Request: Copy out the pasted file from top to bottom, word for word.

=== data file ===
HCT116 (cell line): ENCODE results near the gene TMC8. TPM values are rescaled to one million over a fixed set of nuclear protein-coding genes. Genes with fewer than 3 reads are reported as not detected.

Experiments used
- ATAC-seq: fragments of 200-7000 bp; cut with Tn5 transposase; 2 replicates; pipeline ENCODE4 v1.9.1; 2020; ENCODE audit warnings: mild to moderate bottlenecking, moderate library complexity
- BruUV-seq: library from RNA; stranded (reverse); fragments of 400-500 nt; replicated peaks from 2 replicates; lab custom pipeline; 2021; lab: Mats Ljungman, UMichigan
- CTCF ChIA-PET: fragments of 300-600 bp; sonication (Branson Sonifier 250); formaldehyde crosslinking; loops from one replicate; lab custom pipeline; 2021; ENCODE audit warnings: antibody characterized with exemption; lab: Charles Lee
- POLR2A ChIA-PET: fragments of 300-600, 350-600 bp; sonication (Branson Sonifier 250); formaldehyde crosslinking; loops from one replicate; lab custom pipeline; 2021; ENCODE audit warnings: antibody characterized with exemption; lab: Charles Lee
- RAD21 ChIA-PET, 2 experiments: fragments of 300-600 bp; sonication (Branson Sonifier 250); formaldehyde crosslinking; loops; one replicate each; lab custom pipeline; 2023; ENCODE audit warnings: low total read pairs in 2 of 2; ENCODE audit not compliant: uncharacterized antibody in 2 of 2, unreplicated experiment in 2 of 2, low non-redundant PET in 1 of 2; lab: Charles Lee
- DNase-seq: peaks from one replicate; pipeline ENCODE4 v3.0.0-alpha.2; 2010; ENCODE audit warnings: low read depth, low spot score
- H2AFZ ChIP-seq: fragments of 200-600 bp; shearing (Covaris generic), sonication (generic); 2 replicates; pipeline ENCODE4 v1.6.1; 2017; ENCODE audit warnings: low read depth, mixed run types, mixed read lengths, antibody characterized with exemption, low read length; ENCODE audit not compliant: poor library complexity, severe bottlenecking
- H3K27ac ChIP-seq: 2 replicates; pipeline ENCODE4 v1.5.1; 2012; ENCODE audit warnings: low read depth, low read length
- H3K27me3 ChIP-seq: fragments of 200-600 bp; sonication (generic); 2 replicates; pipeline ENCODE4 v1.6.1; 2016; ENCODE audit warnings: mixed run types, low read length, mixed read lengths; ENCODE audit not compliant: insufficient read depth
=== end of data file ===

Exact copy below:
HCT116 (cell line): ENCODE results near the gene TMC8. TPM values are rescaled to one million over a fixed set of nuclear protein-coding genes. Genes with fewer than 3 reads are reported as not detected.

Experiments used
- ATAC-seq: fragments of 200-7000 bp; cut with Tn5 transposase; 2 replicates; pipeline ENCODE4 v1.9.1; 2020; ENCODE audit warnings: mild to moderate bottlenecking, moderate library complexity
- BruUV-seq: library from RNA; stranded (reverse); fragments of 400-500 nt; replicated peaks from 2 replicates; lab custom pipeline; 2021; lab: Mats Ljungman, UMichigan
- CTCF ChIA-PET: fragments of 300-600 bp; sonication (Branson Sonifier 250); formaldehyde crosslinking; loops from one replicate; lab custom pipeline; 2021; ENCODE audit warnings: antibody characterized with exemption; lab: Charles Lee
- POLR2A ChIA-PET: fragments of 300-600, 350-600 bp; sonication (Branson Sonifier 250); formaldehyde crosslinking; loops from one replicate; lab custom pipeline; 2021; ENCODE audit warnings: antibody characterized with exemption; lab: Charles Lee
- RAD21 ChIA-PET, 2 experiments: fragments of 300-600 bp; sonication (Branson Sonifier 250); formaldehyde crosslinking; loops; one replicate each; lab custom pipeline; 2023; ENCODE audit warnings: low total read pairs in 2 of 2; ENCODE audit not compliant: uncharacterized antibody in 2 of 2, unreplicated experiment in 2 of 2, low non-redundant PET in 1 of 2; lab: Charles Lee
- DNase-seq: peaks from one replicate; pipeline ENCODE4 v3.0.0-alpha.2; 2010; ENCODE audit warnings: low read depth, low spot score
- H2AFZ ChIP-seq: fragments of 200-600 bp; shearing (Covaris generic), sonication (generic); 2 replicates; pipeline ENCODE4 v1.6.1; 2017; ENCODE audit warnings: low read depth, mixed run types, mixed read lengths, antibody characterized with exemption, low read length; ENCODE audit not compliant: poor library complexity, severe bottlenecking
- H3K27ac ChIP-seq: 2 replicates; pipeline ENCODE4 v1.5.1; 2012; ENCODE audit warnings: low read depth, low read length
- H3K27me3 ChIP-seq: fragments of 200-600 bp; sonication (generic); 2 replicates; pipeline ENCODE4 v1.6.1; 2016; ENCODE audit warnings: mixed run types, low read length, mixed read lengths; ENCODE audit not compliant: insufficient read depth